Saturday, April 18, 2015

A Venice Apartment to Die For, Part 2: A Home Among the Long Gone

Like ancient underground frescoes, shuttered shops like this serve as traces of vanished Venetian life
In blatant contradiction to what each of the following commonly-used phrases suggests, being swept along by passion, or carried away by desire, usually ends up involving one in a lot of really hard work. 

In Death in Venice, Gustav Aschenbach trudges ever more wearily, ever more futilely, through the maze of Venice's calli in pursuit of his beloved--through infernal summer heat and stench and, finally, the fever that signals his imminent death. 

In our "dream" Venetian apartment near Campo San Tomà, Jen and I labored just as misguidedly as poor old Aschenbach, struggling, like him, to realize our own elusive vision of beauty, in spite of all the concrete obstacles we found in our path. For the first month of our lease we didn't even try to live in (much less enjoy) our new apartment, it was too big a mess. We only cleaned. And cleaned. And cleaned some more.

I've already mentioned some of the countless broken appliances and electronics we found, but there was also a storehouse's worth of broken furniture (for example, half of the six 19th-century dining room chairs turned out to lack part of a leg), and a library's worth of old books. Now, old books are one of my weaknesses, but even I have my limits.

Like the upholstered furniture, the books had once been beautiful things (about 40 years ago)--and in so far as their content could be disembodied from their pages in the act of reading, they still were. But they were all so dust-mite-infested that I couldn't stay close enough to them to read their covers, much less their contents, without my skin and eyes starting to itch, my sinuses swelling and closing up.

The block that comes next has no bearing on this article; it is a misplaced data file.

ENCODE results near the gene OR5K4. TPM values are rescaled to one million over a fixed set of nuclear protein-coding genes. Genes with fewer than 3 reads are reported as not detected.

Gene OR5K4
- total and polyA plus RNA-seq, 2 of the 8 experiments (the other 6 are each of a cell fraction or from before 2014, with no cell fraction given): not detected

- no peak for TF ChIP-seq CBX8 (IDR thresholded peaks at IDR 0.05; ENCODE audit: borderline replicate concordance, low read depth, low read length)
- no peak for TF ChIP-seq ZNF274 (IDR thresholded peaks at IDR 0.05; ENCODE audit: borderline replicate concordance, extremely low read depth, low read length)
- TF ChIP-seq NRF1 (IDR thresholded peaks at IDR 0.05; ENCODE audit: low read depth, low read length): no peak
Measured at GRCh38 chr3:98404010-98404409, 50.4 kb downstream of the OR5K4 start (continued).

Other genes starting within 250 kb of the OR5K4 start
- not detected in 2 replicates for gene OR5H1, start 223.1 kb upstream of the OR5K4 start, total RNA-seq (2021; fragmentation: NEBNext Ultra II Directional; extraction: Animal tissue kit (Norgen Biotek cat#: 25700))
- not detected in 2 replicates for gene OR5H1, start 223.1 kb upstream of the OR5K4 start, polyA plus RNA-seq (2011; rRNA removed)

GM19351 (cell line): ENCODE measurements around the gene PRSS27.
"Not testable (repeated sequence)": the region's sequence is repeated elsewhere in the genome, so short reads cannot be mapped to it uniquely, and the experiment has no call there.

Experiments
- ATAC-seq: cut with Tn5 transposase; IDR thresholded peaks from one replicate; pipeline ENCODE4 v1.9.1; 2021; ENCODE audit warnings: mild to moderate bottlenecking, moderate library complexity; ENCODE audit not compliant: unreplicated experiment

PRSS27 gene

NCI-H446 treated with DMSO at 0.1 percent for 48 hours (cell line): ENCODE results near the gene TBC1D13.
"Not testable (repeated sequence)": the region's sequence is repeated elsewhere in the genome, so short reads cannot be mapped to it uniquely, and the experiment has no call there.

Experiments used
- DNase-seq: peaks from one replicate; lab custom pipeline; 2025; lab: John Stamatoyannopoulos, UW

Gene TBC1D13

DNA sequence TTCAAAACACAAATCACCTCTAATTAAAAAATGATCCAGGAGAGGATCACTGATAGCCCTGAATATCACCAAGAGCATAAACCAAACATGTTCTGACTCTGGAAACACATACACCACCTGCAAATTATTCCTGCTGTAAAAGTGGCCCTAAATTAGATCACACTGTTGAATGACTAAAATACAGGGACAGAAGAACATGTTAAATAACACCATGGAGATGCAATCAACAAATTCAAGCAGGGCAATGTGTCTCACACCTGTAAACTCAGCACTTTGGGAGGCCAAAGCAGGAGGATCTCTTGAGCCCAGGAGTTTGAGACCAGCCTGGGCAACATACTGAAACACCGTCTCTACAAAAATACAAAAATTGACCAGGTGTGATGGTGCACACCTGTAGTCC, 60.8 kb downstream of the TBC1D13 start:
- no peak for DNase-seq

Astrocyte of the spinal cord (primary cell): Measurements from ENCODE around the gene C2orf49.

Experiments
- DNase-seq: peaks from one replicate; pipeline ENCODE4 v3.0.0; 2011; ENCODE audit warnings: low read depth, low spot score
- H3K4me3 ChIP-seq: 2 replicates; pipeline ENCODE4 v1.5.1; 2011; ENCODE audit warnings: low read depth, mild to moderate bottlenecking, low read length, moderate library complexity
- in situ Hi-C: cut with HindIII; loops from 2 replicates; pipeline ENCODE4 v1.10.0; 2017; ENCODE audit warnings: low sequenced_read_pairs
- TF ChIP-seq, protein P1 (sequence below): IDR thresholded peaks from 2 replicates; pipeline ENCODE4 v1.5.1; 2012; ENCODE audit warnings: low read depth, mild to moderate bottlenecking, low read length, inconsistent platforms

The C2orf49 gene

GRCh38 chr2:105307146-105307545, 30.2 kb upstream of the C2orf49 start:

And though there were built-in book shelves along one wall of the apartment's good-sized entry, most of what added up to a rather extensive library was squirreled away inside the large nearly floor-to-ceiling custom-built armadi (or cabinets) that appeared in nearly every room, in lieu of the built-in closets that no Venetian apartment has. (And for good reason, as a built-in closet in damp Venice would be a breeding bed of mold.)

Alas, these were not Cabinets of Wonder, but of Dander--or at least dust. Each door of every cabinet in the apartment required a skeleton key to open. And just as the ancient Egyptian tombs of the pharaohs are said to have released deadly fungal spores upon being pried open, so each of these cabinet doors seemed to exhale something foul and unhealthy from their own ancient contents: which typically included not just old ill-kept books, but also fusty wool blankets: enough for a pharaoh's army, and from about the same era.

Perhaps after reading this, Dear Reader, you won't be surprised to learn that the apartment--beautiful as its layout and moldings and paneling and pavimento veneziano and hand-blown Venini hallway lamp and views were--just plain stunk. As a flophouse would, or one of Dickens's dosshouses.

Yet, like Venice itself, what a feast for the eyes the apartment was! And for the imagination! Everyone who saw it thought so, even the perspicacious and trustworthy landlord of our first (and now again current) Venice apartment: he who'd had a long career over-seeing reconstruction projects for Venice and other comuni

We all believed it to be merely a matter of having the landlady's people haul off all the garbage (boatloads of it), repair the broken furniture, install new appliances, fix the water lines, etc. And of Jen and I cleaning--deeply, exhaustively cleaning--what was left.

For all of February the entryway and long hallway of the apartment was cluttered with things to be hauled off or repaired. It seemed every day, and each new cabinet opened, revealed more of them. And as often as we could that month we cleaned, for hours at a time.

I quite literally cleaned with soap and water and a sponge (then dried with cloths) every single millimeter of the apartment that was not painted plaster: all of the many massive armadi--inside and out, top and bottom, front and back and sides, every single surface without exception--and all the paneled walls.

As cleaning the inside of just one armadio would turn the soapy water in my bucket black and silty, you can imagine what the water was like when I cleaned the outside of them. Or when I tackled the greasy tiles of the kitchen. 

And at the end of each bout of intensive cleaning, without exception, Jen and I would return to our old apartment far from the historic center with bright red faces and necks that burned and stung and glowed crimson like fresh 3rd-degree sun burns.